Having reviewed the facts in the current case, I must draw the same conclusion on this second aspect of the question of privilege.

This brings us to the third, and what I consider to be the most troubling, issue raised in the question of privilege, that of the videos posted on the Web site, YouTube, by the so-called Anonymous on February 18, 22 and 25, 2012.  These videos contained various allegations about the Minister`s private life, and made specific and disturbing threats.  The Minister has stated that he accepts that coping with vigorous debate and sometimes overheated rhetoric are part of the job of a politician, but argued that these online attacks directed to both him and his family had crossed the line into threatening behaviour that was unacceptable.  He contended that the threatened actions contained in these videos constituted a deliberate attempt to intimidate him with respect to proceedings in Parliament. 

In House of Commons Procedure and Practice, Second Edition, it states:

(quote)“It is impossible to codify all incidents which might be interpreted as matters of obstruction, interference, molestation or intimidation and as such constitute prima facie cases of privilege.  However, some matters found to be prima facie include the damaging of a Member’s reputation, the usurpation of the title of Member of Parliament, the intimidation of Members and their staff and of witnesses before committees, and the provision of misleading information.” (unquote)

In spite of the able arguments advanced by the Member for Westmount – Ville-Marie, the Chair is in no doubt that the House has full jurisdiction to decide the matter.  As is noted at page 108 of O’Brien and Bosc:

(quote) “Speakers have consistently upheld the right of the House to the services of its Members free from intimidation, obstruction and interference.  Speaker Lamoureux stated in a 1973 ruling that he had “no hesitation in reaffirming the principle that parliamentary privilege includes the right of a member to discharge his responsibilities as a member of the House free from threats or attempts at intimidation.” (unquote)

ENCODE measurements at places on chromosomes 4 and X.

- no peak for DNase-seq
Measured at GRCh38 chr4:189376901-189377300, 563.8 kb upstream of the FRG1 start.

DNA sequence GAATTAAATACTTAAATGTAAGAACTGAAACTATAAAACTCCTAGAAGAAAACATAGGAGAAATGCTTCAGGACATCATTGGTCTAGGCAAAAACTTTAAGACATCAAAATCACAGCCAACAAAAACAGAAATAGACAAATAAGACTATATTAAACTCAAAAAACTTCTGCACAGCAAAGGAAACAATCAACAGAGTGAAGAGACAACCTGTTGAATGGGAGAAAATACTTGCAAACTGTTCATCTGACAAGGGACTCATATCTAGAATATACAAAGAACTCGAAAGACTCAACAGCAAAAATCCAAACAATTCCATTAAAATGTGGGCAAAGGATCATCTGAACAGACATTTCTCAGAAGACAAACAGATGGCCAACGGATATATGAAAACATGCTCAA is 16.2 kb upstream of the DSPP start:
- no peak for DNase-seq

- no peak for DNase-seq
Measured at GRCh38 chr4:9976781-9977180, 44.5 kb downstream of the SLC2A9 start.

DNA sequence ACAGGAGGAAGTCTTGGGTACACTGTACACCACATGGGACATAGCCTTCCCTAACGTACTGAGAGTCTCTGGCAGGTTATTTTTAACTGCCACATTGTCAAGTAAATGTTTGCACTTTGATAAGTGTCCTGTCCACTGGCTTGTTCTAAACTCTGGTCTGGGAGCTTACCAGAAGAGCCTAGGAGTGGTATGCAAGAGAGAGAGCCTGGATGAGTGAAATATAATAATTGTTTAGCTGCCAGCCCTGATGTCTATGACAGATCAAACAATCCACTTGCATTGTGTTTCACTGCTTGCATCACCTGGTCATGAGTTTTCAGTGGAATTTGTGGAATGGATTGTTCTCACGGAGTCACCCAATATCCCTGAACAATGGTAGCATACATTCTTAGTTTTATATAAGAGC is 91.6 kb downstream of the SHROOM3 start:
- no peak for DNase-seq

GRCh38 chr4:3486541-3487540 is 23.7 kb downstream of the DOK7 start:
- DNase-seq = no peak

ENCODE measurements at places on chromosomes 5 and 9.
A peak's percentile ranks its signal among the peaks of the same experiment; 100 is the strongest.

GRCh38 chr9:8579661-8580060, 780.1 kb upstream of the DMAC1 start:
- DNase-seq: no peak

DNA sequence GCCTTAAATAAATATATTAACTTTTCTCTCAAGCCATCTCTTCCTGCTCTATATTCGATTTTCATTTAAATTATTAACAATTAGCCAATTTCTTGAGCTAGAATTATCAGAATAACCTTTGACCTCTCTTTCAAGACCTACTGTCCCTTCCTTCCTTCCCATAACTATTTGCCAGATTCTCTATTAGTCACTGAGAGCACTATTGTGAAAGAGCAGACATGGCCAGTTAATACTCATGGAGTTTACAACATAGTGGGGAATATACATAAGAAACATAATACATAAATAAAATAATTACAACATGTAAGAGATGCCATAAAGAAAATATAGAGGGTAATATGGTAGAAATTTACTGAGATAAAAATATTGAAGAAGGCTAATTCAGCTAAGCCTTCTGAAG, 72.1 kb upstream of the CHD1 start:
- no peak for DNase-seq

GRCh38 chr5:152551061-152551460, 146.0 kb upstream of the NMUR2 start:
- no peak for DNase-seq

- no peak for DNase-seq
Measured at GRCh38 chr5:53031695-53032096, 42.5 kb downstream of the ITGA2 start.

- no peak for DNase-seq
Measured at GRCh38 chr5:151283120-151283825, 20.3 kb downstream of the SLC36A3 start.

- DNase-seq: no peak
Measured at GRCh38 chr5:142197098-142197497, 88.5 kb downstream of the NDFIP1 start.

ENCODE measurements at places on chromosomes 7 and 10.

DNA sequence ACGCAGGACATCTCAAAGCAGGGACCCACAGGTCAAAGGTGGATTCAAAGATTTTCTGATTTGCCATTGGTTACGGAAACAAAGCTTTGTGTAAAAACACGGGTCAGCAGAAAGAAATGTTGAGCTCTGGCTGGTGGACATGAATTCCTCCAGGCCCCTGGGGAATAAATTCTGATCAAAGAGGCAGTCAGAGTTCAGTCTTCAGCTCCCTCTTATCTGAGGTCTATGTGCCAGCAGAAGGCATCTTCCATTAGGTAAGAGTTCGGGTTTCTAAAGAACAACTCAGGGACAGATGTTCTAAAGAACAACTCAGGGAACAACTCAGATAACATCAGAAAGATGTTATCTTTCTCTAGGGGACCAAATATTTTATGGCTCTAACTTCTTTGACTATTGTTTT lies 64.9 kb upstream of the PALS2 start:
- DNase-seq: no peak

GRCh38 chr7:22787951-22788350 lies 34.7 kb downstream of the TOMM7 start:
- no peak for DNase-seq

Those who enter political life fully expect to be held accountable for their actions — to their constituents, and to those who are concerned with the issues and initiatives they may advocate.  In a healthy democracy, vigorous debate on issues is encouraged.  In fact, the rules and procedures of this House are drafted to allow for proponents and opponents to discuss in a respectful manner even the most difficult and sensitive of matters.  However, when duly-elected Members are personally threatened for their work in parliament – whether introducing a bill, making a statement, or casting a vote, this House must take the matter very seriously.

As noted by the Parliamentary Secretary to the Leader of the Government in the House, threats or attempts to influence a Member’s actions are considered to be breaches of privilege.

I have carefully reviewed the online videos in which the language used does indeed constitute a direct threat to the Minister in particular, as well as all other Members.  These threats demonstrate a flagrant disregard of our traditions and a subversive attack on the most fundamental privileges of this House.  As your Speaker and the guardian of those privileges, I have concluded that this aspect – the videos posted on the Internet by Anonymous – therefore constitutes a prima facie question of privilege and I invite the Minister to move his motion.